Eating foods with too much sugar in can give rise to health complications such as type 2 diabetes, obesity and heart problems. So it comes as somewhat of a surprise to learn that foods we consider to be healthy, can actually be packed with hidden sugar.
And with doctors stating that sugar is now the new tobacco and is as addictive as nicotine, companies are being urged to reduce the hidden sugars in food by 30%, to stem the obesity epidemic. Campaign group Action on Sugar are attempting to enlighten the public about these hidden sugars in products and have highlighted five particular foods we should be aware of:
Often you’ll see yoghurts advertised as ‘fat free’, but this doesn’t mean they are sugar fee, in fact, some yoghurts have to pack in the sugar because they’ve left out the fat, which equals taste. Dietician Dr Sarah Schenker says: “The problem is people want low-fat food but they want it look and taste like full-fat food. To achieve this something else, like sugar, is put in when the fat is removed. If people want healthier food they need to accept it might look and taste a bit different.” Tests on 0% fat yoghurts have revealed that in one 150g serving, 20g is actually sugar, which is nearly half a woman’s daily intake and amounts to five teaspoons.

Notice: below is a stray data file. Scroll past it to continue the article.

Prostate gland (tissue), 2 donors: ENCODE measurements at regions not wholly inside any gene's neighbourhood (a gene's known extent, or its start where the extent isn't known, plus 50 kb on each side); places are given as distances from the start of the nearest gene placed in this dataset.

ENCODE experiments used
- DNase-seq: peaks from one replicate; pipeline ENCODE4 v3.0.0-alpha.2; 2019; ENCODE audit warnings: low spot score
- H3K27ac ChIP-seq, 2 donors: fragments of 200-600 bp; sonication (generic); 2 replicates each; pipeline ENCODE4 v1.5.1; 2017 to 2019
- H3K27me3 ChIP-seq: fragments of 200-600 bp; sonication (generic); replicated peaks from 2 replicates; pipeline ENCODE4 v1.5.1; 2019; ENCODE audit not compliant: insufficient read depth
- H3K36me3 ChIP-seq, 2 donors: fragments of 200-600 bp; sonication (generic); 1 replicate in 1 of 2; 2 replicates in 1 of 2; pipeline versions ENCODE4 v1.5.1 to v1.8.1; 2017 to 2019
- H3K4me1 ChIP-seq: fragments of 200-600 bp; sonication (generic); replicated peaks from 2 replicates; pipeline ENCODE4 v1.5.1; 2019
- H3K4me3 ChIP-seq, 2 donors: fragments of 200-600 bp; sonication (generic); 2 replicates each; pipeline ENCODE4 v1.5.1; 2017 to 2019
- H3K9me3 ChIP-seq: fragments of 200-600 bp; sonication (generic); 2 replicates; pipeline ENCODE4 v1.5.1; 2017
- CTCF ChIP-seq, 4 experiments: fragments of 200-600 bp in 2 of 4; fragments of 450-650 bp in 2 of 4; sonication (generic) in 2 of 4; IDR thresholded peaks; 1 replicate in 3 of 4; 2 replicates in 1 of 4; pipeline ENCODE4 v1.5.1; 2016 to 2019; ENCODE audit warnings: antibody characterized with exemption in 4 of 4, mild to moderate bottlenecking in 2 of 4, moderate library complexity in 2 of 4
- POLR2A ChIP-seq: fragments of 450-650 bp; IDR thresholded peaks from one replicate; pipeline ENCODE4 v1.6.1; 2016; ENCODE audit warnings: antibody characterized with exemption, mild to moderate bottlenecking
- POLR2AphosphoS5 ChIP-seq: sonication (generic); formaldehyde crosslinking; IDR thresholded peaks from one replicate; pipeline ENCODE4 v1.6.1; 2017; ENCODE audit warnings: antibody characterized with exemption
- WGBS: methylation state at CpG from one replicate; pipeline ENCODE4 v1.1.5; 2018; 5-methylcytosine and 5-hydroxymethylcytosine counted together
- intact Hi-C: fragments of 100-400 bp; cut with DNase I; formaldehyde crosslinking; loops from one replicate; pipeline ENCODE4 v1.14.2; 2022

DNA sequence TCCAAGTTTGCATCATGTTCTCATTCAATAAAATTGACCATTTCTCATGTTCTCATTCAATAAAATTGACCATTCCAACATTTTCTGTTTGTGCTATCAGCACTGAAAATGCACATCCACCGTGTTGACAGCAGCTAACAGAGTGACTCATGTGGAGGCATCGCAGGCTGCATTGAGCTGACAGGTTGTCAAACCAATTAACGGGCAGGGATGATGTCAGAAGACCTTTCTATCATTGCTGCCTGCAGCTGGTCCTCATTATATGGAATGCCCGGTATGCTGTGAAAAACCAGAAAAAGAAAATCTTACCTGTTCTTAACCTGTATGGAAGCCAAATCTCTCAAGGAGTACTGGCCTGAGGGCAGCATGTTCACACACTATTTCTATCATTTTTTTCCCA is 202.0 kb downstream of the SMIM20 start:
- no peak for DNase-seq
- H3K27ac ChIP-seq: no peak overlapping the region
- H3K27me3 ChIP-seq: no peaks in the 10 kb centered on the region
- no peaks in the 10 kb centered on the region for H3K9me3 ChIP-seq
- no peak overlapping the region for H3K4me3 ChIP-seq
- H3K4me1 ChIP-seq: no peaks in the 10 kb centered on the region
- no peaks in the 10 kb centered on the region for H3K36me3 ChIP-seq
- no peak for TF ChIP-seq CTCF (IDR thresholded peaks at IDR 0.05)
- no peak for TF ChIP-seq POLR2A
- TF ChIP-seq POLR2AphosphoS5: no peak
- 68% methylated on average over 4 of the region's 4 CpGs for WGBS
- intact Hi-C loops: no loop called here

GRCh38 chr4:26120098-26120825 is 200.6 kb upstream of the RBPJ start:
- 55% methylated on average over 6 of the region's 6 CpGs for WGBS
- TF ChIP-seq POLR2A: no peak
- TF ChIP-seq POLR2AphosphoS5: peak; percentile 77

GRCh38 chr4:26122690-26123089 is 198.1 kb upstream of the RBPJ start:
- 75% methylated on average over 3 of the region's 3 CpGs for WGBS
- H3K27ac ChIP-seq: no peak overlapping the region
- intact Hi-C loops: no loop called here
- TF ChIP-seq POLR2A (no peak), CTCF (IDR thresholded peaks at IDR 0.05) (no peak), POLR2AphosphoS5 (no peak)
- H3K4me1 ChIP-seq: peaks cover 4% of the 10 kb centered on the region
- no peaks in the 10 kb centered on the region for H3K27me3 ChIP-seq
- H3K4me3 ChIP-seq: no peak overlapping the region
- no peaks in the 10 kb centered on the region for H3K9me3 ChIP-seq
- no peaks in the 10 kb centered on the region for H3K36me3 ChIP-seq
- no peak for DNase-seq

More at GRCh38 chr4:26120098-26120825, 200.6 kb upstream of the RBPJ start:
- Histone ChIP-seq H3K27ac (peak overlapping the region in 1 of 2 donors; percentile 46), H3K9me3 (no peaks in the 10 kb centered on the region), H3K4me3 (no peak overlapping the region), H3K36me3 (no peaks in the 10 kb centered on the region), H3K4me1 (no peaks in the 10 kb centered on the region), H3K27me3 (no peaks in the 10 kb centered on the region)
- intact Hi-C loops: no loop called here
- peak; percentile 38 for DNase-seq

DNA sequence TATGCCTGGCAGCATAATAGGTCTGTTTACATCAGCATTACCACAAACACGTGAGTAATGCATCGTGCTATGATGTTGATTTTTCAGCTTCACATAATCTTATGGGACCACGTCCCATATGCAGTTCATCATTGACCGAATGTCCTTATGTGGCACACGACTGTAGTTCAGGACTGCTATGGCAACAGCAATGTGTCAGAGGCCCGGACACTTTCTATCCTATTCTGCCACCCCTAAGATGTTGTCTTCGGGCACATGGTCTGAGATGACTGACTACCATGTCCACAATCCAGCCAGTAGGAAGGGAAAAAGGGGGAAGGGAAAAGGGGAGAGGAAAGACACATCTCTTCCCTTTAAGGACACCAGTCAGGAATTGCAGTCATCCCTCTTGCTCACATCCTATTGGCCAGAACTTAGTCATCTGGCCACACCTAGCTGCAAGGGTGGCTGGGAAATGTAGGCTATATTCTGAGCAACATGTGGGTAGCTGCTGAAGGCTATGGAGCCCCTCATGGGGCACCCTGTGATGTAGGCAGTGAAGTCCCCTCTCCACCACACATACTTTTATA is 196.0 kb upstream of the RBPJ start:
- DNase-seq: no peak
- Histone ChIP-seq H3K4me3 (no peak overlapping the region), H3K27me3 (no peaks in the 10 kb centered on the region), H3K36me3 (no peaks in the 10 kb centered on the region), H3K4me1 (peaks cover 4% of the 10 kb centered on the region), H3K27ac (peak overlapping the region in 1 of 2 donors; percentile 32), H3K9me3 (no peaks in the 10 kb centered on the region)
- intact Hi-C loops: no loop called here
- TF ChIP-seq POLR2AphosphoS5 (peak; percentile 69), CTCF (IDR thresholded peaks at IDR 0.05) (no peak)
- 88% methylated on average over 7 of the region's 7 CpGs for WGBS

People on diets are often advised to swap the creamy pasta sauces for tomato based ones, and ones made from scratch are certainly healthier. But jars of shop bought tomato pasta sauce can be laden with hidden sugars, as it is added to sweeten the acidity of the tomatoes. In tests, one third of an average-sized jar, roughly 150g, was found to contain over 13g of sugar, which is around three teaspoons of sugar.
Coleslaw is one salad option that many dieters will go for, and although it may seem like a healthy option, containing shredded cabbage, carrots and onions, it does also have some hidden sugar. The culprit is the mayonnaise, and can you believe that one tablespoon of a shop-bought coleslaw (around 50g) can contain up to 4g of sugar? So a couple of spoonfuls of coleslaw is the equivalent to a couple of teaspoons of sugar.
Not ordinary tap water, but what the food experts are calling ‘enhanced’ water. The so-called enhanced water can contain, amongst other things, vitamins, fruit juices and yes, hidden sugars. For example, a 500ml glass of enhanced water can contain 15g of sugar, which is the equivalent of nearly four teaspoons of sugar.
You can imagine that there would be sugar in sweet breads of pastries, but it may surprise you to learn that your ordinary loaf of bread also contains sugar. Action on Sugar revealed that in the average slice of bread you could expect to find around 3g of sugar. This isn’t so much of a problem if bread is not eaten too many times throughout the day, but if you have toast for breakfast and then a sandwich for lunch, it is quite easy to rack up those sugar points, with women consuming almost a quarter of their recommended daily intake for added sugar. Dr Schenker says that: “Often savoury does not mean low sugar.”